I should learn not to watch anything with Kelvin MacKenzie on it, I often think he could generate an antagonistic argument out of a shopping list, but given a subject such as the ongoing riots across the UK he is in his element.
Like a number of people over the past few days he was spouting the “it’s not about politics” line, before making what in actual fact is a political statement wrapping the whole thing up as criminality and thuggery “pure and simple”.
I’m sorry to say Kelvin MacKenzie but at the heart of that is a political question.
Hundreds and hundreds of people don’t just become criminal overnight – currently the arrest count has surpassed seven hundred people, so many all the police cells in the capital are full.
Hundreds and hundreds of people don’t just lose respect for their community and their neighbourhood overnight, it builds up over time.
Hundreds and hundreds of people don’t get to the point where they see looting shops and having running battles with the police as a fun night out.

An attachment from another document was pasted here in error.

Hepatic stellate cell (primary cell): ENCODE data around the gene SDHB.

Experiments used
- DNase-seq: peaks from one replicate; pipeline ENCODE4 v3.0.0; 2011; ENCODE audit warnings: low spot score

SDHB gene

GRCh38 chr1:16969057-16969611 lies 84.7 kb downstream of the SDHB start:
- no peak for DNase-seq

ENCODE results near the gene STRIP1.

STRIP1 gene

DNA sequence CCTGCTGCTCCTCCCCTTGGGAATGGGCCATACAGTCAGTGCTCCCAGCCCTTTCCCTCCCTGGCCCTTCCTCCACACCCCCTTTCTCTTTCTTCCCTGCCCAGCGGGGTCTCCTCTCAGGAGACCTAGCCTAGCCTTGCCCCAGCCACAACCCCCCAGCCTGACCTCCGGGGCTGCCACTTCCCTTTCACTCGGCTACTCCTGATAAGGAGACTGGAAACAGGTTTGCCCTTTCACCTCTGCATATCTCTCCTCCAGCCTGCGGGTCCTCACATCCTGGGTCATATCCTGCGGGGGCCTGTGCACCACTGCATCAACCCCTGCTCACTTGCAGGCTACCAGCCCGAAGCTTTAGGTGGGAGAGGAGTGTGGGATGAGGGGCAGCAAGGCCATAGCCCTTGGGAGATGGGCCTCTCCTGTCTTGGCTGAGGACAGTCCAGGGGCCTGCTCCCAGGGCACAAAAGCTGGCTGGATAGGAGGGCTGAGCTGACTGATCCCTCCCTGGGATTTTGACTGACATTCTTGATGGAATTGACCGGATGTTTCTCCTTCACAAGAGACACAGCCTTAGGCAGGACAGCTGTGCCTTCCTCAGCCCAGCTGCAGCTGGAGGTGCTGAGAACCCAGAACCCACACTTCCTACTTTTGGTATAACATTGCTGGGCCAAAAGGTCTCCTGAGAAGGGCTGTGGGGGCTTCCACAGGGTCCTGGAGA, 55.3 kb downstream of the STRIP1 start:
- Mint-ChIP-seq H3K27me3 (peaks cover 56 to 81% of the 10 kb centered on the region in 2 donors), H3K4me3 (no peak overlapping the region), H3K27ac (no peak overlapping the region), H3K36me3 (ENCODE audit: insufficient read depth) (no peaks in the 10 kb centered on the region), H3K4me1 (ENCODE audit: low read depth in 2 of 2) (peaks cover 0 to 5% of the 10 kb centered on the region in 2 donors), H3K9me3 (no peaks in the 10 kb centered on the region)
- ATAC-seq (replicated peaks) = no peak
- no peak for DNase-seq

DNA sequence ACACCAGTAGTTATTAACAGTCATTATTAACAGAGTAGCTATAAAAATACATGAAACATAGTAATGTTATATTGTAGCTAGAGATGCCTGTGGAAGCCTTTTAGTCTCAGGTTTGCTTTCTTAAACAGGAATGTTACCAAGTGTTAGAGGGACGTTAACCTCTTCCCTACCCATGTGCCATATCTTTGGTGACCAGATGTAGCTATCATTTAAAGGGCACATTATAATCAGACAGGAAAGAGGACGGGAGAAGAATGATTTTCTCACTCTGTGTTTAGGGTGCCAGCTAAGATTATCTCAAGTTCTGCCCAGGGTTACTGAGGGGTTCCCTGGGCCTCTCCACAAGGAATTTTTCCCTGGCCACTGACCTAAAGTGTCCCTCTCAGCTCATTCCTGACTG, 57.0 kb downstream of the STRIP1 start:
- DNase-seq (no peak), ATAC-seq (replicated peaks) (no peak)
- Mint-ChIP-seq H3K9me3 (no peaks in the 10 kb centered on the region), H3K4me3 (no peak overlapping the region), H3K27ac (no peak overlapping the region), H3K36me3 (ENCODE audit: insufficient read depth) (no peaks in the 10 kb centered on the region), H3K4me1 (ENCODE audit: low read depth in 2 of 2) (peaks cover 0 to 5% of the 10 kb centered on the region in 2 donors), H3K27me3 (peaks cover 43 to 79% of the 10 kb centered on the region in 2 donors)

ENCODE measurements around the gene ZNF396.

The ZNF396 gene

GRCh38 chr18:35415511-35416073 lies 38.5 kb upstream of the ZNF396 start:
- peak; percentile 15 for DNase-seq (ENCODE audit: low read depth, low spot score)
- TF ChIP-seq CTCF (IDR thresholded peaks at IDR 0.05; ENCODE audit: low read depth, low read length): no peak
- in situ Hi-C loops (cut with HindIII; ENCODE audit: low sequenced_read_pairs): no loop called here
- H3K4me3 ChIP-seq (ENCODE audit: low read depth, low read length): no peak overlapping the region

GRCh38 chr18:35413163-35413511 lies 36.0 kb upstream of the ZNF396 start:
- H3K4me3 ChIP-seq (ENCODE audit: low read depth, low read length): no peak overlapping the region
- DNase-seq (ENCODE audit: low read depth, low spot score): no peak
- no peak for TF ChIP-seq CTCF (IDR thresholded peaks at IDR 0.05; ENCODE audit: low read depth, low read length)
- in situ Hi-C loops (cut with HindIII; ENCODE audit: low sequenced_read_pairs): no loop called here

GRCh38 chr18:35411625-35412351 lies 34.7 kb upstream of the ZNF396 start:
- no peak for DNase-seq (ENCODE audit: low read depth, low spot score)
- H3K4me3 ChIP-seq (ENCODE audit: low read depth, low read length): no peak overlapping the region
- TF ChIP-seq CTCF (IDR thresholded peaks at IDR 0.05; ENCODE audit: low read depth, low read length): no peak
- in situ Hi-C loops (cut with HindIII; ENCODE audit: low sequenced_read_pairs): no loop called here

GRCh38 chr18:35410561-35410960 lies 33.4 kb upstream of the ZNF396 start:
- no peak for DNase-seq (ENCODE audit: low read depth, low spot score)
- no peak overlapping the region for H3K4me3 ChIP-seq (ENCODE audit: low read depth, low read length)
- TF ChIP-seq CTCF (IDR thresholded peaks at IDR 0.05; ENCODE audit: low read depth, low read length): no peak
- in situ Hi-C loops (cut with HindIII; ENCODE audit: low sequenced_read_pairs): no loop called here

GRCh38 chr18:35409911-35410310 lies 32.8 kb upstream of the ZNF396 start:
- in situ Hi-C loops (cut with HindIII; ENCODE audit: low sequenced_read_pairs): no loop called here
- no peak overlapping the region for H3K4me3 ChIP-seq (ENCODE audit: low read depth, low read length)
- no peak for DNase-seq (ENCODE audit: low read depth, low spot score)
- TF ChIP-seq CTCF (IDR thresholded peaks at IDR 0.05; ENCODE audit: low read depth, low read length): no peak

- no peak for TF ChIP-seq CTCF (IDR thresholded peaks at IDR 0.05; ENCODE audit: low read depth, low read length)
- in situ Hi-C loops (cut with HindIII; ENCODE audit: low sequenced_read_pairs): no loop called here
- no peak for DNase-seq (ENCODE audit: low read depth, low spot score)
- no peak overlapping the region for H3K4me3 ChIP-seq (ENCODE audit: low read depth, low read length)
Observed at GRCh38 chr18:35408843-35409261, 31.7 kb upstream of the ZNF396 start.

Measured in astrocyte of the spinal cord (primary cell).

It’s also not overnight that millions of people learn to ignore the behaviour of a small group of society as long as it doesn’t bother us.
There isn’t a simple answer to any of this, any given reason can be easily battered down on it’s own.
Poverty and deprived estates? Certainly could be part of the problem but there are deprived estates in almost every town and city, and most were quiet.
Cuts and austerity measures? Again could be part of the issue, but other places have the same issues and didn’t riot.
Poor Police/Community relations? This certainly seemed to be the spark in Tottenham, but not necessarily with the copycat outbreaks.
Bored kids, poor parenting? Again, this has been cited as an element, but most kids get bored during the summer holidays, many kids have difficult home lives, but the majority don’t go off looting.
Gang culture? An expert on the radio this morning highlighted that all of the outbreaks of violence in London correlated with nearby areas where gangs were a problem, even Enfield he said when challenged by the presenter. But are gang problems and the riots both symptoms of something else rather than one the cause of the other.
In many ways, what we have this week, in these places, is a perfect storm of a number of problems and situations, none of which on it’s own is enough, but together they combine.
Far from not being a political problem, this is a significant political problem, one which our politicians both local and national are going to have to take hold of. Making the rioters feel the full force of the law may in the short term deal with these people, but until the multitude of underlying causes are explored and addressed what really is going to change?